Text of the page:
A Phloem Protein Contributes to Aphid Resistance and Heat Stress Tolerance

Aphids are highly destructive insect pests—in addition to robbing plants of sugar-rich phloem sap, they carry viruses that can be deadly to the plant. To reach the phloem sap, aphids must penetrate the plasma membrane of sieve elements. Mature sieve elements, which are virtually empty, translocate carbohydrates and signaling molecules, such as RNAs and soluble proteins, but also contain structural proteins of various shapes and sizes. While the functions of most of these proteins are unknown, some protect the plant from sap-sucking insects; a spindle-shaped phloem protein present in legumes expands when phloem is damaged, forming occlusions that inhibit aphid feeding (Medina-Ortega and Walker, 2015), and a phloem sap lectin in Arabidopsis thaliana limits aphid feeding (Zhang et al., 2011), possibly by interfering with digestion in the insect’s midgut (Kehr, 2006).

In a quest to identify novel proteins involved in aphid resistance, Kloth et al. (2017) used insect movements to mine the plant genome. They screened 350 Arabidopsis accessions for resistance to Myzus persicae (green peach aphid) using a high-throughput automated video-tracking system (see figure). By monitoring aphid body movements on a leaf disc, they could deduce how often aphids penetrated the tissue. Genome-wide association mapping revealed an association between reduced aphid probing and polymorphisms in a hsp20-like gene encoding a heat shock protein of unknown function, SIEVE ELEMENT-LINING CHAPERONE 1 (SLI1). While SLI1 expression was not affected by aphid infestation, it was expressed at higher levels in a resistant accession (Col-0) than in a susceptible one (C24). As for most heat shock-like genes, SLI1 expression increased with increasing temperature. An analysis of near-isogenic and knockout lines confirmed that SLI1 affected aphid behavior, particularly during the phloem sap ingestion phase. Furthermore, the effect on aphid feeding was more pronounced at 26°C than at 20°C, when SLI1 expression was higher.

Confocal analysis of transgenic Arabidopsis lines showed that fluorescently tagged SLI1 expressed under its native promoter localized exclusively to sieve elements. In addition to lining the margin of sieve elements, the protein colocalized with spherical bodies surrounding mitochondria, but not plastids, in the parietal phloem layer. In transgenic protoplasts, fluorescently tagged SL1 partially overlapped with the endoplasmic reticulum (ER). This localization pattern is reminiscent of that previously described for clamp proteins (Froelich et al., 2011), which are thought to anchor organelles to the ER in the high pressure environment of the sieve tube. In Arabidopsis, these clamps have been described as a halo around mitochondria, but not around plastids—much like the localization pattern observed for SLI1.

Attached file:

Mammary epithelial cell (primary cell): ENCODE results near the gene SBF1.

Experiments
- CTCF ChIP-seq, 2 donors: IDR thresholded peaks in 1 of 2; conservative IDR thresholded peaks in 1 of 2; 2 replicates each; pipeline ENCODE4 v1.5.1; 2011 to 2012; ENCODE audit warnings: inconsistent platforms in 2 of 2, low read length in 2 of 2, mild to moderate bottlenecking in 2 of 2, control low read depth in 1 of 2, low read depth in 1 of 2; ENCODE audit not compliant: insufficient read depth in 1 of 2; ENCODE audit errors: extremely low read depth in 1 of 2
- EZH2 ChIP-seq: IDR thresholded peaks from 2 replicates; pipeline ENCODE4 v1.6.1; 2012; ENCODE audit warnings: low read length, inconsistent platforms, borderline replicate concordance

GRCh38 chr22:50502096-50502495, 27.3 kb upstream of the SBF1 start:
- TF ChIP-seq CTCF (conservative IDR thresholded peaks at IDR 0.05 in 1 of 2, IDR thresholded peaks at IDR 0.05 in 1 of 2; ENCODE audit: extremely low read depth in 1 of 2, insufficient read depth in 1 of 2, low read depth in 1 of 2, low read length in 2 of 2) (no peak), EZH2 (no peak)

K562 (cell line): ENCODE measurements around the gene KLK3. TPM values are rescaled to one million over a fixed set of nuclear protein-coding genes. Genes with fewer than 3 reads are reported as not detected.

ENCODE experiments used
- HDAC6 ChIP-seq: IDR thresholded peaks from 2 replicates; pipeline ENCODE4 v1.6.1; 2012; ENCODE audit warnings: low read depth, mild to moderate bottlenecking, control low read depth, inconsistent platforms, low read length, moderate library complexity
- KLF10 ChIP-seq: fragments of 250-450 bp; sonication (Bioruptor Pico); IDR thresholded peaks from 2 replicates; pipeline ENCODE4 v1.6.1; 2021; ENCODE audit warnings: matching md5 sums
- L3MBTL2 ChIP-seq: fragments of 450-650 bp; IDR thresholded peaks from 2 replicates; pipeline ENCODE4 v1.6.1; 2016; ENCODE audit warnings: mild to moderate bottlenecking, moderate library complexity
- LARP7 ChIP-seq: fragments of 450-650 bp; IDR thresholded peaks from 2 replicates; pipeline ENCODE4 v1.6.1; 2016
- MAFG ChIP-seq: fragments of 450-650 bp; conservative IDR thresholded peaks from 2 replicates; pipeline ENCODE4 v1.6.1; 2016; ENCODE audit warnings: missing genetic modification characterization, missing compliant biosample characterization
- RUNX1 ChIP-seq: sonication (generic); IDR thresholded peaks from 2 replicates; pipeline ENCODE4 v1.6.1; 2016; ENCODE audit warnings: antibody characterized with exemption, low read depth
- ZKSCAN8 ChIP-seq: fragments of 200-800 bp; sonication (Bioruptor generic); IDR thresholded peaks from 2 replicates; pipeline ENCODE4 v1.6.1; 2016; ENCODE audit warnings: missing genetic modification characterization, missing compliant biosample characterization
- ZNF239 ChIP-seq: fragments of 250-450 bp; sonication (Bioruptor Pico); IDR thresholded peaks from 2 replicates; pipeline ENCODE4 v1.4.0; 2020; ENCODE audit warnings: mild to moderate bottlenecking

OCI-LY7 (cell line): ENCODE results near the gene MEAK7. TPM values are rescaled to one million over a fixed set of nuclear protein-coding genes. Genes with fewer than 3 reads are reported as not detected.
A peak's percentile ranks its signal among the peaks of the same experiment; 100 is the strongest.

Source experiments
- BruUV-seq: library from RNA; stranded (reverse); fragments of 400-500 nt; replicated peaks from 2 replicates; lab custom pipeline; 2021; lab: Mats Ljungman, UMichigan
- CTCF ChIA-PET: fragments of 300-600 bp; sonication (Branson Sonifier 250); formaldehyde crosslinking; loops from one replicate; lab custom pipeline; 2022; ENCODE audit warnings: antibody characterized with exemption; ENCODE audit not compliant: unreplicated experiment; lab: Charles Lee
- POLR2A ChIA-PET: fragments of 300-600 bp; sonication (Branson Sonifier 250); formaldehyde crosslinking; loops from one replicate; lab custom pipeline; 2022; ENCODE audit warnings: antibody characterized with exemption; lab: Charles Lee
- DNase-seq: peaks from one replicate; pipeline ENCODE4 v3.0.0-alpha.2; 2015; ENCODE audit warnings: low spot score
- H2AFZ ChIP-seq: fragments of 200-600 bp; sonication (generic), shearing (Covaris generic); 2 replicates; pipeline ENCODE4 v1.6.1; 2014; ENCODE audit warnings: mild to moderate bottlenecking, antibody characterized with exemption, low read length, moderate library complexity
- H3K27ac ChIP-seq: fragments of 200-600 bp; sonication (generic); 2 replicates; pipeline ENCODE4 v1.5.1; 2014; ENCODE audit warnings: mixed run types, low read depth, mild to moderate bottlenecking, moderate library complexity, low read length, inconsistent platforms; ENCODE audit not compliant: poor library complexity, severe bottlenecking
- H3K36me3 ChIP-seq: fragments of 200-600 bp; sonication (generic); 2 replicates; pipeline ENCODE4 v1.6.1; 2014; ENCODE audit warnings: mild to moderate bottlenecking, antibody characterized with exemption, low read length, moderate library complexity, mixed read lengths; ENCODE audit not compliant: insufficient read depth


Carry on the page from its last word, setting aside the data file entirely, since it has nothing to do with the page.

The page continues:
To examine the mechanism by which SLI1 limits aphid feeding, the authors quantified the rate at which the feeding aphids excreted honeydew droplets, as this metric is highly correlated with the sap ingestion rate (Tjallingii, 1995). Aphids feeding on sli1 mutants secreted honeydew droplets at a significantly higher rate than did those feeding on wild-type plants, suggesting that SLI1 either obstructs the sieve tubes or the aphid food canal.  As an analysis of phloem exudation rates of excised leaves did not reveal an occlusion of the sieve tubes, the authors proposed that SLI1 causes an obstruction, consisting for example of ER membranes or organelles, at the entrance of the aphid food canal.

The authors then examined the fitness of sli1 mutant and wild-type plants grown under normal and heat stress conditions. Plants harboring SLI1 fared better under moderate heat stress than did those lacking this gene. In particular, intense carbohydrate-demanding processes, such as elongation of the inflorescence stem and seed set, were impaired in sli1 plants during heat stress. The authors hypothesized that SLI1 increases sap flow rates under limited water availability by serving as an anchor for organelles and possibly also proteins, and thereby reducing the density of obstacles in the sieve element lumen. This possibility remains to be tested.

Together, these results show that SLI1 is a novel phloem protein involved in both aphid resistance and heat stress tolerance and suggest that the parietal phloem layer contributes to both of these processes.


 Froelich, D.R., Mullendore, D.L., Jensen, K.H., Ross-Elliott, T.J., Anstead, J.A., Thompson, G.A., Pélissier, H.C., and Knoblauch, M. (2011). Phloem ultrastructure and pressure flow: sieve-element-occlusion-related agglomerations do not affect translocation. Plant Cell 23, 4428–4445.

 Kehr, J. (2006). Phloem sap proteins: their identities and potential roles in the interaction between plants and phloem-feeding insects. J. Exp. Bot. 57: 767–774.

 Kloth, K.J., Busscher-Lange, J., Wiegers, G.L., Kruijer, W., Buijs, G., Meyer, R.C., Albrectsen, B.R., Bouwmeester, H.J., Dicke, M., and Jongsma, M.A. (2017). SIEVE ELEMENT-LINING CHAPERONE 1 Restricts Aphid feeding on Arabidopsis During Heat Stress. Plant Cell: doi.org/10.1105/tpc.16.00424.

Medina-Ortega, K.J., and Walker, G.P. (2015). Faba bean forisomes can function in defence against generalist aphids. Plant Cell Environ. 38: 1167–1177.

Tjallingii, W.F. (1995). Regulation of phloem sap feeding by aphids. In Regulatory mechanisms in insect feeding, R.F. Chapman and G. de Boer, eds (New York: Chapman & Hall), pp. 190–209.

Zhang, C.L., Shi, H.J., Chen, L., Wang, X.M., Lu, B.B., Zhang, S.P., Liang, Y.A., Liu, R.X., Qian, J., Sun, W.W., You, Z.Z., and Dong, H.S. (2011). Harpin-induced expression and transgenic overexpression of the phloem protein gene AtPP2-A1 in Arabidopsis repress phloem feeding of the green peach aphid Myzus persicae. BMC Plant Biol. 11:11.